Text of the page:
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EAN vs ISBN: What You Need To Know

EAN vs ISBN: What You Need To Know

When you’re self-publishing a book, you’ll often be given options to have an ISBN assigned to your published work. You might also be given an option to have an EAN assigned. These two numbers are essentially the same. There is only one core difference between the two: the EAN is the barcode format of the ISBN that has been assigned to your book.

When you look at the back of a book, you’ll notice a barcode either as part of the cover design or as a sticker on the book. Scanning this bar code allows for easier tracking of each book option that is available. An author often needs several ISBNs because every version of their book requires a different one. If you have a hardcover book, a paperback book, and you’ve released a trade paperback in a different language, then you’ll need 3 ISBNs.

You’ll also need 3 EANs that correspond with those 3 numbers.

Why an EAN and ISBN Are Needed For All Books

Booksellers prefer to have a scannable version of the ISBN so they can process sales more effectively through their systems. The Bookland EAN bar code is the most widely used format in the industry, so in 2007 the ISBN system was adjusted to 13 numbers so it could reflect the EAN-13 codes that were being used. This brings the publishing industry into worldwide norms when it comes to tracking, distribution, and sales.

The ISBN is always printed above the barcode symbol on books. Positioning it separately from the EAN would require manual inputs more often, which would decrease the inefficiencies of selling a book to a reader.

There’s also the fact that the largest book retailers in the industry and most book wholesalers require books to display the EAN and ISBN in order for them to be offered to customers. If an author or publisher wants their work to have a chance to be sold in this way, then it must be included in some way so the point of sale can be efficiently managed.

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What Is Different About an EAN?

You’ll notice that there is a 5 digit code with a separate bar code that is attached to the ISBN coding on a book. This second bar code is most often used to encode the retail price of the book. The ISBN bar code is referred to as the EAN-13. This secondary code is referred to as the EAN-5.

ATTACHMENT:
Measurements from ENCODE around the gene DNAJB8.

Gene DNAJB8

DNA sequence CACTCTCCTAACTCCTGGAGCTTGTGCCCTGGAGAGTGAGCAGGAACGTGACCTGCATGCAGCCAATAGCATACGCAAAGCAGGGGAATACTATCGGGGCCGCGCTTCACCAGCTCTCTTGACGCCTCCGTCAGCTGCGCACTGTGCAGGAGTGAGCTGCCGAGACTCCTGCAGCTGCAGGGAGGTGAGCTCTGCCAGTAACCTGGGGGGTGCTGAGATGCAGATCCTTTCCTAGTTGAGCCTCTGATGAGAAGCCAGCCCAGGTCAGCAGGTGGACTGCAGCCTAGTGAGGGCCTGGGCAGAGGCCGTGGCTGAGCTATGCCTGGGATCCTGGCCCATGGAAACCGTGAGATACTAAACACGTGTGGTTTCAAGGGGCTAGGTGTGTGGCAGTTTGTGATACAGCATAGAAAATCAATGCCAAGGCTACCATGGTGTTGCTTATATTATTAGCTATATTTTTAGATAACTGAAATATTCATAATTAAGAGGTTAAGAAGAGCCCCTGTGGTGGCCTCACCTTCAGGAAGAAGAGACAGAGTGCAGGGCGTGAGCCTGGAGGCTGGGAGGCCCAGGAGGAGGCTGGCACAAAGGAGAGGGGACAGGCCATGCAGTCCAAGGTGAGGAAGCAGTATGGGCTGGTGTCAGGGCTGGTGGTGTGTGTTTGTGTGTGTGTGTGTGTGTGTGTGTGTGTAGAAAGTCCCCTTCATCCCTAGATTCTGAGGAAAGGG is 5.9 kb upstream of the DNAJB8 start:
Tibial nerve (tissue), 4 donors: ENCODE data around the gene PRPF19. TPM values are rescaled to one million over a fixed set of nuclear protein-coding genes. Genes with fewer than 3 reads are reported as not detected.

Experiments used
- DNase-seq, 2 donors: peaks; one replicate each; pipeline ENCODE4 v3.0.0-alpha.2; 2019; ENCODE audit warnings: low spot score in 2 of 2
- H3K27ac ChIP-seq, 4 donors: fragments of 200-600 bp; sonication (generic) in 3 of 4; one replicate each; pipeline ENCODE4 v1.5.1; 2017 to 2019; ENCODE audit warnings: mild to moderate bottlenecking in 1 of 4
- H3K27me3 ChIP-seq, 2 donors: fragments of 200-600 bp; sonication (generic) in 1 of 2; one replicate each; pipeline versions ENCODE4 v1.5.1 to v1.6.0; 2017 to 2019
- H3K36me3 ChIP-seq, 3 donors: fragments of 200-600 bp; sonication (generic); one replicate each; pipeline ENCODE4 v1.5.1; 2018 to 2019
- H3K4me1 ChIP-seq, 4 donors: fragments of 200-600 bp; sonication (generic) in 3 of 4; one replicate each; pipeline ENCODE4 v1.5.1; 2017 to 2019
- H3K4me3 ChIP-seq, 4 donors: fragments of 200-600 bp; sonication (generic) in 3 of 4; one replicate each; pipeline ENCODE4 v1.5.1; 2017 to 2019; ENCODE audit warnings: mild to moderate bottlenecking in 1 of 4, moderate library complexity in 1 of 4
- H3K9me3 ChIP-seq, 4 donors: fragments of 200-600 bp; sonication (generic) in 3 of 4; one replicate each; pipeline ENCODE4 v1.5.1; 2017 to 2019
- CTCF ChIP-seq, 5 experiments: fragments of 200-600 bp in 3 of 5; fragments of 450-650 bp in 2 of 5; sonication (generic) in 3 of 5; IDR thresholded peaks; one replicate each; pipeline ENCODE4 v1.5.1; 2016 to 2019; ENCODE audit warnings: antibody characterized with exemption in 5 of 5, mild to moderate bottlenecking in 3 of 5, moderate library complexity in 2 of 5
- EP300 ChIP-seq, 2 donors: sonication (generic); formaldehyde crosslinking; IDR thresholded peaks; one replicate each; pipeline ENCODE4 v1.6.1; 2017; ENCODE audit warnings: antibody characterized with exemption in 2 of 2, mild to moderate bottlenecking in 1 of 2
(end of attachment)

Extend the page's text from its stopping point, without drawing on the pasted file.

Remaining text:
Every publisher must provide a retail price for a book. This means every book has the potential of having an EAN-5. The first digit reflects the currency being used, while the other four digits are a reflection of the price. This means an EAN-5 which is 52495 would be for a book that has a retail price of $24.95. Booksellers can change this price if they want, but this is the standard price for the book set by the publisher. Any differences from the bookseller eat into their profits, not the profits of the publisher or the royalties of the author.

Is There a Standard Location for the EAN and ISBN?

Yes. Almost all bar codes and ISBNs will be found on the back cover of a book. The standard location on the back cover is in the lower right-hand corner. This has been done to help increase the efficiency of book transactions which take place. By knowing where the bar code is supposed to be, time is saved.

If a publisher would want to change the price of their book for some reason, a new EAN would need to be purchased for the book because this would alter the EAN-5 that has  been assigned. This is why sometimes you’ll find EAN stickers on the lower right-hand corner of a book. Although the ISBN remains the same, the EAN had to be updated to reflect the pricing change.

What Does This Mean for Self-Publishing?

It means if you’re evaluating the costs of EAN vs ISBN, you’ll need to include both if you want booksellers to represent your work on your behalf. It also means that once you set the price for your book, you’ll want to avoid changing it because you may be charged an additional cost for the EAN change that will be necessary.

If you plan to sell your printed work on your own, then these numbers or bar codes are not absolutely necessary for your publishing success. If you do want your work represented in bookstores and other retailers, however, then you’ll want to consider this information carefully and potentially budget for the increased costs that may come your way.

Melissa G Wilson

Melissa has been a leader in the book writing, publishing and marketing arena for the past two decades. To date, she has helped more than 100 thought leaders write, publish and market their books. Her clients include executives such as Dan Weinfurter a seven-time Inc 500 winner and Orlando Ashford, President of Holland Cruise Lines.

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